senior in high school, but for the most part, I do not think they resented that at all.

P: Get back to the challenges or the things that attracted you here.

M: The thing that attracted me here was a true university community. The medical
school was on the main campus so that there was opportunity for interaction with
the main campus and the people on the main campus. It was small and new,
but the smallness appealed to me because in my speciality you cannot always
control your load of patients, your clinical load. They are brought to you by
somebody else, by the surgeons. So if the patient load was very large, it may
not have left much time for the faculty to do other academic things. At that time
we were only running seven operating rooms at Shands and one at the VA so I
thought that I would have the opportunity to get well established, to continue my
research and to grow with the department. As it happened, within a month or
two of the time I got here, we opened two more operating rooms at Shands and
then three more operating rooms, and then two more at the VA, so that did not









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last too long.

P: So the smallness that had helped to attract you did not last very long.

M: No. When I came here we had either six residents and seven faculty or the
other way around. One secretary and three laboratory technicians, two of which
I had brought from Miami. When I stepped down as chairman twenty-three
years later, we had about forty-five or fifty faculty members, about eighty
residents and fellows, an office staff and research staff of about seventy people,
so we had 200 people or more in the department. What started out as a very
small department, ended up as one of the largest departments in the country.

P: When you came, were they still doing the business of a lot of indigents and
referrals?

M: Shands Hospital was never created as an indigent hospital in the first place.
However, not everybody believed that so we got sent more than our share. We
were on a referral only basis, when I first came.

P: So you could only come if a local doctor had set it up for you, you just could not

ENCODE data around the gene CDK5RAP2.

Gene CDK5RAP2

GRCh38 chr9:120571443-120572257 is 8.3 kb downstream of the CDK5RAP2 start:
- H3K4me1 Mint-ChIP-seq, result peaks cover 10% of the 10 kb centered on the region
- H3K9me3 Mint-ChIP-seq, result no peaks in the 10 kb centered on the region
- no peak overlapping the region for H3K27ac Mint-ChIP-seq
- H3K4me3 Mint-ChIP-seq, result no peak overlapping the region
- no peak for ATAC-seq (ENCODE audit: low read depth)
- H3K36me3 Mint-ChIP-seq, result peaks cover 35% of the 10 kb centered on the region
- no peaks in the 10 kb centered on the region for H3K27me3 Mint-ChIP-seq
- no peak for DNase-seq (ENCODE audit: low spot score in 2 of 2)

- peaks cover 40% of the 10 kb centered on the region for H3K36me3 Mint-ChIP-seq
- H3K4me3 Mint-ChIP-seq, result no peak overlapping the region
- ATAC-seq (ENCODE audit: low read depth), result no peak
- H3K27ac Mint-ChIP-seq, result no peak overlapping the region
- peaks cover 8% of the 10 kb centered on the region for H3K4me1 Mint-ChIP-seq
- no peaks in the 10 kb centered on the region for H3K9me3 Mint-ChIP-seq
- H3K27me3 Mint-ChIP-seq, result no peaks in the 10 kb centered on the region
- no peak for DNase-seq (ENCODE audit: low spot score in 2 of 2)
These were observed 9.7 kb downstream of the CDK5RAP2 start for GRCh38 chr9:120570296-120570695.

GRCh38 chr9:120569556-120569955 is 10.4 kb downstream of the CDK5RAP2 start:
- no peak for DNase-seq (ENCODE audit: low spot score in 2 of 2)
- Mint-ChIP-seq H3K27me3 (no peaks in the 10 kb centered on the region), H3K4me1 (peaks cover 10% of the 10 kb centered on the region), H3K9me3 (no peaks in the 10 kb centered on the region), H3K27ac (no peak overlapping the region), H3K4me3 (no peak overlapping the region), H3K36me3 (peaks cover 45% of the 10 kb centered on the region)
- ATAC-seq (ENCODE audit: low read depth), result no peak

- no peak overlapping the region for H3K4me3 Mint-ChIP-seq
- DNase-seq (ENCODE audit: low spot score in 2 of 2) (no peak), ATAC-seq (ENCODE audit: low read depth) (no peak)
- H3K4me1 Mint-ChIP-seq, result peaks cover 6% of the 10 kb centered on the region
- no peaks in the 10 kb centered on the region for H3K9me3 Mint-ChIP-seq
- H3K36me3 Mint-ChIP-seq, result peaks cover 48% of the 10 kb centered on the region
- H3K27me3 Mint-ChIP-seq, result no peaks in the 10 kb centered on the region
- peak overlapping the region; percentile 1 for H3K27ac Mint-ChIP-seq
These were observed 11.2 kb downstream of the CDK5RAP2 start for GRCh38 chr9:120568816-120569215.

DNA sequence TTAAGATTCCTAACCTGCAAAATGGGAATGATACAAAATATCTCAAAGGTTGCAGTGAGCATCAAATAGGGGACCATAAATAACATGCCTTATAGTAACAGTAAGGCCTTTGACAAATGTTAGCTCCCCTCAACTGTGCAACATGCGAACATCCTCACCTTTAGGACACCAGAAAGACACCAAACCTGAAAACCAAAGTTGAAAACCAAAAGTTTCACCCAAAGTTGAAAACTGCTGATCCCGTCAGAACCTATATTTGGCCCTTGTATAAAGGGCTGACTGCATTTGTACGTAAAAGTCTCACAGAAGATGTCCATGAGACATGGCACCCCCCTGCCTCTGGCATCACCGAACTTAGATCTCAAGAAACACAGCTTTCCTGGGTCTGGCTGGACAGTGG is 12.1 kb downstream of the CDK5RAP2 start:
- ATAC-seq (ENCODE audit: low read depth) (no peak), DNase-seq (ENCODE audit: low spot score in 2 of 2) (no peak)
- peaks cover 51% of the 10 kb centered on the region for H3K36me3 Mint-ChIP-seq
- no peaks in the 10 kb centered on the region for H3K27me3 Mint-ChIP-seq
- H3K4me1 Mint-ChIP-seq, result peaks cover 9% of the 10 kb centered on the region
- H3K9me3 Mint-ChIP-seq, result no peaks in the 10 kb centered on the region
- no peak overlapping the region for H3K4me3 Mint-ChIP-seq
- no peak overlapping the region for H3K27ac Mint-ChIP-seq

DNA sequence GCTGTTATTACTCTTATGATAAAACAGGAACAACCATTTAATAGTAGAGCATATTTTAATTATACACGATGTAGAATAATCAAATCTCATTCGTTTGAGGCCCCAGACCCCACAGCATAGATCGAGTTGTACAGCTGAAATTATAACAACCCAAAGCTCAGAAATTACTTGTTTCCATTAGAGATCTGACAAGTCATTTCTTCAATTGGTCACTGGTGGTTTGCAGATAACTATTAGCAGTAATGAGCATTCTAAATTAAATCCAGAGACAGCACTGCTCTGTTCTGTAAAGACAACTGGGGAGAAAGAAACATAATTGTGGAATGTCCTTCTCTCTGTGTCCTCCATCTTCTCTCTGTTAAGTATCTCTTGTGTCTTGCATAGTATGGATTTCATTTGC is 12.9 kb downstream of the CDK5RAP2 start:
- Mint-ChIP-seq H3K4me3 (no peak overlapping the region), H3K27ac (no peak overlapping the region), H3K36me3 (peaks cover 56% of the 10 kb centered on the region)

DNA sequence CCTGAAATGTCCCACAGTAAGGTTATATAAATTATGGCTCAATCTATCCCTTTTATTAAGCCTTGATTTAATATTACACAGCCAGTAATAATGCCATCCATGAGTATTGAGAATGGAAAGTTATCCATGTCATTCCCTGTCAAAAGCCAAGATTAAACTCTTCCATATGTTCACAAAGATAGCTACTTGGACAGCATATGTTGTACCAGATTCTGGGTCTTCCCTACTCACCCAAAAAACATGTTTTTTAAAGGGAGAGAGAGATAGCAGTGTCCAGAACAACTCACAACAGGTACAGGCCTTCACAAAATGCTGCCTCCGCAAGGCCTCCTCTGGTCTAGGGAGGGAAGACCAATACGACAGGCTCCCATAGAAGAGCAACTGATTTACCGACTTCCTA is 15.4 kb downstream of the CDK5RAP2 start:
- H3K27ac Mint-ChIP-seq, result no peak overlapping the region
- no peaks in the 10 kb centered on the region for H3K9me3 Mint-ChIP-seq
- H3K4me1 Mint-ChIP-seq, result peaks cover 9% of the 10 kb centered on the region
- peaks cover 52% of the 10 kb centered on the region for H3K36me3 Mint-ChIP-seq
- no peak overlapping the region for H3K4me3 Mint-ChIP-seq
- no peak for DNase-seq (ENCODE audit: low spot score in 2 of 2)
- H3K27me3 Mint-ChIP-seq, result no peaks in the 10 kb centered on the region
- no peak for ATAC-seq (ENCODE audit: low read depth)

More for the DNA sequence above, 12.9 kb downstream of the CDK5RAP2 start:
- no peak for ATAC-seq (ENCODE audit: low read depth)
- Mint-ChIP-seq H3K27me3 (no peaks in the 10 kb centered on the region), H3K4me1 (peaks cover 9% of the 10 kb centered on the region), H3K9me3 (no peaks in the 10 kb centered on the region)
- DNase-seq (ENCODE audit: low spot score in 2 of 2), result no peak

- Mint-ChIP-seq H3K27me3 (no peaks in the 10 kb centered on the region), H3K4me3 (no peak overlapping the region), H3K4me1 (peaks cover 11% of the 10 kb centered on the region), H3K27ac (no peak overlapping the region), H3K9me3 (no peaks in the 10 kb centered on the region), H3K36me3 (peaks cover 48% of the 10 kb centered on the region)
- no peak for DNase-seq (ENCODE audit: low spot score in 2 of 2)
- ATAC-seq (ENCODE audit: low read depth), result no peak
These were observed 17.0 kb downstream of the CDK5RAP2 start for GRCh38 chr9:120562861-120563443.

come in as you can today.

M: Correct.

P: Would you say that there was a large number of indigents in the hospital?

M: To tell you the truth Sam, I do not know. Let me tell you why. I have always felt
very strongly that a patient is a patient, that the standard of care that I, my
faculty, and my residents give to a patient should not be dictated by their ability to
pay. Since we do not bring the patients in, then every patient that someone else
brings into the hospital, that needs our services, my residents and my faculty
never could tell you whether the patient had insurance or not, whether they were
a banker or they were a derelict or anything in between. I was very proud of that
and to a great extent that has continued to date in anesthesiology. Obviously, as
I got the reports as a chairman of what percent were indigent and what percent
were not, I might go to a surgeon and say, look we are going to go bankrupt if
you do not bring in more people that can pay their bill, but that is kind of an
overall view and a generic thing. For a specific patient, once they got in here,
they got the same treatment whether they were indigent or not, so I never
counted. As long as we had the resources to take care of people, we were fine.
It is only when resources get tight and you look for new streams of revenue that
it becomes important.


P: Where were you located in the facility?









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M: My offices were on the fifth floor of the medical sciences building.

P: Were you happy with the space that you had?